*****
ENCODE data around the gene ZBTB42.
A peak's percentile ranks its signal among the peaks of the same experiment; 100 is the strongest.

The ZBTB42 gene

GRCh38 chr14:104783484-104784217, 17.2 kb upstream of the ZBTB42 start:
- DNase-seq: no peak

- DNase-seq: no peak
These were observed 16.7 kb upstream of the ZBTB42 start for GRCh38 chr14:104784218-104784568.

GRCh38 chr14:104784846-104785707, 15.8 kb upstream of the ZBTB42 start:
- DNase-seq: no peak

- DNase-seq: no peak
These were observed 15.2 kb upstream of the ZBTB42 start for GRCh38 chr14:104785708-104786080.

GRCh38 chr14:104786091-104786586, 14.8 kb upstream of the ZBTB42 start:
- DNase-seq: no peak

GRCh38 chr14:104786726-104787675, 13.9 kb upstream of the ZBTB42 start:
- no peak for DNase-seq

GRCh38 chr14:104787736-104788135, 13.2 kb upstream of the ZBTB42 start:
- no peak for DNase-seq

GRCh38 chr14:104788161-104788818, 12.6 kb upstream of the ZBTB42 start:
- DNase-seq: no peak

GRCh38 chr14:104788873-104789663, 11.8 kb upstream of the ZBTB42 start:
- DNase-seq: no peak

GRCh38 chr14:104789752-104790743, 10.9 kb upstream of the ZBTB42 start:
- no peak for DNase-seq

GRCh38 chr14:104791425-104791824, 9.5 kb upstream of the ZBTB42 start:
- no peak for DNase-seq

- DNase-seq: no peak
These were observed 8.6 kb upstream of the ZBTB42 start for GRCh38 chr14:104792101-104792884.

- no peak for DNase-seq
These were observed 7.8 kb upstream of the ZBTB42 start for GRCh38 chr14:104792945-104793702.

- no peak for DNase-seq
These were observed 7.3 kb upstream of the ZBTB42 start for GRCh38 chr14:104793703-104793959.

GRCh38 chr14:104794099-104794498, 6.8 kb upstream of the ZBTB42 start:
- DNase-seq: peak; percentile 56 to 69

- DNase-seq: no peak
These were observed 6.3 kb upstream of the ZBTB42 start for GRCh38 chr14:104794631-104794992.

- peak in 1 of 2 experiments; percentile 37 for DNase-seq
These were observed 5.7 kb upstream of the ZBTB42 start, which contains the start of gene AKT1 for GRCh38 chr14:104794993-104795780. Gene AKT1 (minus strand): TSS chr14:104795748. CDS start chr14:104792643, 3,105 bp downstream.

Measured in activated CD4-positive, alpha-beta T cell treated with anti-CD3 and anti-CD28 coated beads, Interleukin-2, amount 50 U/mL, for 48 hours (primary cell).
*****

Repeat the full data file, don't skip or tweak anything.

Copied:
ENCODE data around the gene ZBTB42.
A peak's percentile ranks its signal among the peaks of the same experiment; 100 is the strongest.

The ZBTB42 gene

GRCh38 chr14:104783484-104784217, 17.2 kb upstream of the ZBTB42 start:
- DNase-seq: no peak

- DNase-seq: no peak
These were observed 16.7 kb upstream of the ZBTB42 start for GRCh38 chr14:104784218-104784568.

GRCh38 chr14:104784846-104785707, 15.8 kb upstream of the ZBTB42 start:
- DNase-seq: no peak

- DNase-seq: no peak
These were observed 15.2 kb upstream of the ZBTB42 start for GRCh38 chr14:104785708-104786080.

GRCh38 chr14:104786091-104786586, 14.8 kb upstream of the ZBTB42 start:
- DNase-seq: no peak

GRCh38 chr14:104786726-104787675, 13.9 kb upstream of the ZBTB42 start:
- no peak for DNase-seq

GRCh38 chr14:104787736-104788135, 13.2 kb upstream of the ZBTB42 start:
- no peak for DNase-seq

GRCh38 chr14:104788161-104788818, 12.6 kb upstream of the ZBTB42 start:
- DNase-seq: no peak

GRCh38 chr14:104788873-104789663, 11.8 kb upstream of the ZBTB42 start:
- DNase-seq: no peak

GRCh38 chr14:104789752-104790743, 10.9 kb upstream of the ZBTB42 start:
- no peak for DNase-seq

GRCh38 chr14:104791425-104791824, 9.5 kb upstream of the ZBTB42 start:
- no peak for DNase-seq

- DNase-seq: no peak
These were observed 8.6 kb upstream of the ZBTB42 start for GRCh38 chr14:104792101-104792884.

- no peak for DNase-seq
These were observed 7.8 kb upstream of the ZBTB42 start for GRCh38 chr14:104792945-104793702.

- no peak for DNase-seq
These were observed 7.3 kb upstream of the ZBTB42 start for GRCh38 chr14:104793703-104793959.

GRCh38 chr14:104794099-104794498, 6.8 kb upstream of the ZBTB42 start:
- DNase-seq: peak; percentile 56 to 69

- DNase-seq: no peak
These were observed 6.3 kb upstream of the ZBTB42 start for GRCh38 chr14:104794631-104794992.

- peak in 1 of 2 experiments; percentile 37 for DNase-seq
These were observed 5.7 kb upstream of the ZBTB42 start, which contains the start of gene AKT1 for GRCh38 chr14:104794993-104795780. Gene AKT1 (minus strand): TSS chr14:104795748. CDS start chr14:104792643, 3,105 bp downstream.

Measured in activated CD4-positive, alpha-beta T cell treated with anti-CD3 and anti-CD28 coated beads, Interleukin-2, amount 50 U/mL, for 48 hours (primary cell).